Farm Africa is spicing up Uganda’s chilli sector. Huge market demand for African bird’s eye (ABE) chillies represents an incredible opportunity for small-scale chilli farmers. In partnership with the North East Chilli Producers Association (NECPA), this project will enable small-scale chilli farmers to capitalise on unmet demand for the hot commodity.
Uganda has one of the highest rates of poverty in sub-Saharan Africa, poverty is increasingly concentrated in the country’s northern and eastern regions. Between 2006 and 2013, agriculture contributed to 79% of poverty reduction in Uganda.
Growing demand for high-quality African bird’s eye chillies outstrips supply. Many small-scale farmers living in Lira District in northern Uganda are growing ABE chillies. However, a lack of capital, quality equipment and seeds is holding chilli producers and agribusinesses back from entering lucrative high-end markets.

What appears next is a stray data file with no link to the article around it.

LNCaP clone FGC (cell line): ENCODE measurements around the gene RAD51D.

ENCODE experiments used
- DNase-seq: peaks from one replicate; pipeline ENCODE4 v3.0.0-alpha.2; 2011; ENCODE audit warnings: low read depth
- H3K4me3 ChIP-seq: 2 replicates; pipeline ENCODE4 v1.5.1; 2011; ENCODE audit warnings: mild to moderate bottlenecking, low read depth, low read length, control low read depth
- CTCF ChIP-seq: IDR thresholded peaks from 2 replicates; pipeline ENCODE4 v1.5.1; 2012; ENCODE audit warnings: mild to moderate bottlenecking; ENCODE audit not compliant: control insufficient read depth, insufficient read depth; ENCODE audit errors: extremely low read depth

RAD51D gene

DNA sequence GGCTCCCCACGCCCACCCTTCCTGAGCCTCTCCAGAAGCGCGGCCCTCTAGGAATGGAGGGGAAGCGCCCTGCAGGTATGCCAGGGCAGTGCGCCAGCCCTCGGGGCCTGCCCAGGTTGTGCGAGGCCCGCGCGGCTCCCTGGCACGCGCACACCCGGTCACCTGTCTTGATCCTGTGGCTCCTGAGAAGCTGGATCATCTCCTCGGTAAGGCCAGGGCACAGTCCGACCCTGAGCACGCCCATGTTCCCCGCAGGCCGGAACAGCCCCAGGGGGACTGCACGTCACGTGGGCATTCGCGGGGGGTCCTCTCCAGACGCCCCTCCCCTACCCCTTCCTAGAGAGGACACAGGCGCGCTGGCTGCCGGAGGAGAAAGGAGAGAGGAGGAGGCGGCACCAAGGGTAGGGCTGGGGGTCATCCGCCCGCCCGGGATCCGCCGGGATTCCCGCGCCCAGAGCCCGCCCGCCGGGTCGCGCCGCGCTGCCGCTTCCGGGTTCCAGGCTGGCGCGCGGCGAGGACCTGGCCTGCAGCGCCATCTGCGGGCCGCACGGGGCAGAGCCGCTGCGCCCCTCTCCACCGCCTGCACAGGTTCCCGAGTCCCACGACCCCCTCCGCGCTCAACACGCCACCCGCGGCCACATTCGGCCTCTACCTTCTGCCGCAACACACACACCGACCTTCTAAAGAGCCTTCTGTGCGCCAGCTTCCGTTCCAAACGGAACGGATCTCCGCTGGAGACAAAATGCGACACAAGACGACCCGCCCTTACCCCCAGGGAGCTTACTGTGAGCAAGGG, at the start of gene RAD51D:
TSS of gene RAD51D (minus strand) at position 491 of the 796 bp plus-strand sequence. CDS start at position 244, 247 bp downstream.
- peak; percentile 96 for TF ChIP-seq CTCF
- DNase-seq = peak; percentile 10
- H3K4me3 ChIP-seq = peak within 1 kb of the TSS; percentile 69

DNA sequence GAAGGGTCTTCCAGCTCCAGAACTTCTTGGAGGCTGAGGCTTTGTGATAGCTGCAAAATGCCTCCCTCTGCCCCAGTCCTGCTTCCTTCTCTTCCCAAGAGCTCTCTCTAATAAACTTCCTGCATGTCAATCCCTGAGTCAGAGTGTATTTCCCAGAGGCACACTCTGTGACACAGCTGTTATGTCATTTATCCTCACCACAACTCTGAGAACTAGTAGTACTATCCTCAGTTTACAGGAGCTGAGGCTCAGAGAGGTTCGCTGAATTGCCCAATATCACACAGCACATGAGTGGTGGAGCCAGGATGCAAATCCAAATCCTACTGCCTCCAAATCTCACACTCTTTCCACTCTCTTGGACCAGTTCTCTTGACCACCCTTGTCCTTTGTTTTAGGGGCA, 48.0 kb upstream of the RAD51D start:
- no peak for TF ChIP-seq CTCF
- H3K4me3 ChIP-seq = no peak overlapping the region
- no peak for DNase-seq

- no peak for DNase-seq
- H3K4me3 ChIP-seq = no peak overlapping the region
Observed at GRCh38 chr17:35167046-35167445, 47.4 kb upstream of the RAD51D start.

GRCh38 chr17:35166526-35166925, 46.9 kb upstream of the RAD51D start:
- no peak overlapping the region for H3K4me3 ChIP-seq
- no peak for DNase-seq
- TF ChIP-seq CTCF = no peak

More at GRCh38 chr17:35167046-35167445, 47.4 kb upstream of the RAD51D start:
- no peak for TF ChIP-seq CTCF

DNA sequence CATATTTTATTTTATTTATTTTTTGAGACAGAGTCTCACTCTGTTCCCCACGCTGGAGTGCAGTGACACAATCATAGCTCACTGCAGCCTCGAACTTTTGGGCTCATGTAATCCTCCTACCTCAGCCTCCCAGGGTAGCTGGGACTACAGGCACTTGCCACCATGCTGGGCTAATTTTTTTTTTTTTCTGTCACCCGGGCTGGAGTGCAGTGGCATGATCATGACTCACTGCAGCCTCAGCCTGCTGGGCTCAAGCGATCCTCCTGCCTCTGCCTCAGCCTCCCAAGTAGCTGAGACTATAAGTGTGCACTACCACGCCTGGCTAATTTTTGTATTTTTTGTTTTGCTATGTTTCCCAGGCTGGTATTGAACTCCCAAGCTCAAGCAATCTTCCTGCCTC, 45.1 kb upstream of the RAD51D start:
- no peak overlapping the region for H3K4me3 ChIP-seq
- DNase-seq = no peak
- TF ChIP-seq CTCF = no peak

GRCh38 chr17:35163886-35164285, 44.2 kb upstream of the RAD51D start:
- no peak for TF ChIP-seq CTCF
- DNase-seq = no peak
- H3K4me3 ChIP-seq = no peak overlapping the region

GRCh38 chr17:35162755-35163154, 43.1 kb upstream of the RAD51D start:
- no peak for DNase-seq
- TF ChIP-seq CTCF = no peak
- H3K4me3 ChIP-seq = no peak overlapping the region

Farm Africa is helping NECPA adopt a more market-orientated business model, which will open up new export opportunities to chilli farmers. Working with 17,000 farmers and selling 44% of all exported Uganda chillies in 2017, NECPA is a key player in the chilli industry.
With the support of Farm Africa, NECPA is helping chilli growers gain access to quality seeds and equipment, increase their yields and meet international buyers’ quality standards. This will include:
Farm Africa is also helping farmers address cash flow problems by connecting them to village-level credit facilities and building their financial literacy. We are helping small and medium-sized enterprises gain access to commercial finance so they can hire the staff and purchase the equipment they need to improve their businesses.
We are helping NECPA identify the costs and benefits of enrolling farmers onto different certification schemes and develop the technical, business, marketing and financial skills they need to gain appropriate accreditations.
Alongside the technical support they provide farmers, NECPA offers psychosocial support to their members, the majority of whom have been deeply affected by war.
This project is part-funded by aBi Development Ltd.